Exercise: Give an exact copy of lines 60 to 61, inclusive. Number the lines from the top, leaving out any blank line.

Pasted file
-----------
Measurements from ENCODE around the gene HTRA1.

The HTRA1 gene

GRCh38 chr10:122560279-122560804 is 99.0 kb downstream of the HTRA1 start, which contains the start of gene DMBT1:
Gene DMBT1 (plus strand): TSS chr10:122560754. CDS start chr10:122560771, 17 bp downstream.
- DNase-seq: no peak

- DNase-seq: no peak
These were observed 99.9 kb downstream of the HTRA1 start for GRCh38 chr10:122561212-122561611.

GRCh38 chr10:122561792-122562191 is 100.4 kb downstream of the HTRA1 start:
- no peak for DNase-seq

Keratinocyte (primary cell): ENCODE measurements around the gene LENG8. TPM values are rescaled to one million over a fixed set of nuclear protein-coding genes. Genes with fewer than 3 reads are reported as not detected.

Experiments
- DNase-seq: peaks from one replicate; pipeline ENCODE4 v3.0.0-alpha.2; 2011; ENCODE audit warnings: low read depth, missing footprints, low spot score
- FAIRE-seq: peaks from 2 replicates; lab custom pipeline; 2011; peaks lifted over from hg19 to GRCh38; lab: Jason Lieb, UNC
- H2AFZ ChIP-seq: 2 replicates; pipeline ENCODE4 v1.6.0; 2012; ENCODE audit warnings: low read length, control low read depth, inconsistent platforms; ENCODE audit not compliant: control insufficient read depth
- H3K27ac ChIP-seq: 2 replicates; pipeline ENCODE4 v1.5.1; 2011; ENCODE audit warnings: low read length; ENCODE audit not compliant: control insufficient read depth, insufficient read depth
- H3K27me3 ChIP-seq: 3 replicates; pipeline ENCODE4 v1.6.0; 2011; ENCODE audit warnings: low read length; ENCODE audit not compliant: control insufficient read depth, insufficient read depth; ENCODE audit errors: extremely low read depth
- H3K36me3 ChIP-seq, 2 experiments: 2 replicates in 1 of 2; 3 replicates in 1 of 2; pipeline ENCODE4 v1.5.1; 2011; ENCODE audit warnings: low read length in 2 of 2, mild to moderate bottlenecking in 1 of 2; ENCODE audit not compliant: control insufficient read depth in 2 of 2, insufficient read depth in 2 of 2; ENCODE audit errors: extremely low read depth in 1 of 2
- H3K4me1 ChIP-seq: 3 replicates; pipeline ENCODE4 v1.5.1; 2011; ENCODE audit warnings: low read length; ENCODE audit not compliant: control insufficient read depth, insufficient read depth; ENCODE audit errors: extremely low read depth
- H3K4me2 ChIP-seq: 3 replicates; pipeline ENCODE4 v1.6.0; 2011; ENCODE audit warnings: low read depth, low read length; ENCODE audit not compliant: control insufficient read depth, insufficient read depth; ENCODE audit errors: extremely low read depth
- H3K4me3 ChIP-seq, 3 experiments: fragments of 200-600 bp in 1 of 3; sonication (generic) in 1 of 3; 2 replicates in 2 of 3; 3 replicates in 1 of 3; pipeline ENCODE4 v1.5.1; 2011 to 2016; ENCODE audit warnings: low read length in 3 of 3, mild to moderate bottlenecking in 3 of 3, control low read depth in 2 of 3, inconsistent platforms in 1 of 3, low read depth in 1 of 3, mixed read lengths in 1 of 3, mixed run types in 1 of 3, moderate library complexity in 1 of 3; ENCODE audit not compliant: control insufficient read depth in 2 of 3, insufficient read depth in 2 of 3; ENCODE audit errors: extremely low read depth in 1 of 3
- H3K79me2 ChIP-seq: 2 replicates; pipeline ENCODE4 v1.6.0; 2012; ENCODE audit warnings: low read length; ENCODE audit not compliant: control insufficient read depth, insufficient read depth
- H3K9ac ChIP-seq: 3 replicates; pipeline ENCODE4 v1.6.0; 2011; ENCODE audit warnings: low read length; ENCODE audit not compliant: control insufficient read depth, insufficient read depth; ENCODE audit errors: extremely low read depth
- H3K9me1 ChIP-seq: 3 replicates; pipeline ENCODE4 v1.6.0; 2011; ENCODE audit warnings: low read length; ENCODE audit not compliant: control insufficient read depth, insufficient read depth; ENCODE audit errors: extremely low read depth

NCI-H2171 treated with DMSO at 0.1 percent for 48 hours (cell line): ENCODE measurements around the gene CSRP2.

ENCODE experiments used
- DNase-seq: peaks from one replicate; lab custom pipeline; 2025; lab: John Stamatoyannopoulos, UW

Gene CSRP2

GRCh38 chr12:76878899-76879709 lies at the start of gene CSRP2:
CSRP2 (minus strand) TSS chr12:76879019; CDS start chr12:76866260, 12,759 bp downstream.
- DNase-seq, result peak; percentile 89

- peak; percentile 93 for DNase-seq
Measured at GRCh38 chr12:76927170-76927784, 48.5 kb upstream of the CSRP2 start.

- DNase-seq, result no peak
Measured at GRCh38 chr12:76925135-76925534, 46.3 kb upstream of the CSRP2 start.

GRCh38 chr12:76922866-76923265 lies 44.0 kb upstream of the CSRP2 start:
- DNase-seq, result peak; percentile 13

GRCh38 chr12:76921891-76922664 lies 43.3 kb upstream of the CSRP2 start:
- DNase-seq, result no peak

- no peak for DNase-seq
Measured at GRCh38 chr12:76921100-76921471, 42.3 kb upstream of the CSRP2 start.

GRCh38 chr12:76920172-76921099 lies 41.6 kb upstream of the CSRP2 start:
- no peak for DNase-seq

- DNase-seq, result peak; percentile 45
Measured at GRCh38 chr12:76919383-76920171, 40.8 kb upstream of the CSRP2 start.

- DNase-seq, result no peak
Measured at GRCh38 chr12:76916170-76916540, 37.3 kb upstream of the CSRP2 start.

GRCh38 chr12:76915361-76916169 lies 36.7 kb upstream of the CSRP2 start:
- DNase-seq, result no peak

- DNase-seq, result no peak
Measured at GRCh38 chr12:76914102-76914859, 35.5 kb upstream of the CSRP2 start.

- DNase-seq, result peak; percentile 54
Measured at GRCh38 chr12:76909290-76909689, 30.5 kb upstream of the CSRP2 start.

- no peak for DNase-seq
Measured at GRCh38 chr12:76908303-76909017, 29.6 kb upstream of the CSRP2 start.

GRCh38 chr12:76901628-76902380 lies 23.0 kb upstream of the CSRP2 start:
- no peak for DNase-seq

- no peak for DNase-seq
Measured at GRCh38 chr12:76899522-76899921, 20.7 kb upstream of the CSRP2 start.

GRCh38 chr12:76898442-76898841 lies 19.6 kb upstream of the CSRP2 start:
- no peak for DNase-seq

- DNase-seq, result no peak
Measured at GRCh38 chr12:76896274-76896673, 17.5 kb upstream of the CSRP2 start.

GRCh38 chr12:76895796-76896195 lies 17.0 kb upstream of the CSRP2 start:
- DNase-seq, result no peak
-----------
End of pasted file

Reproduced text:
- no peak for DNase-seq

- DNase-seq, result no peak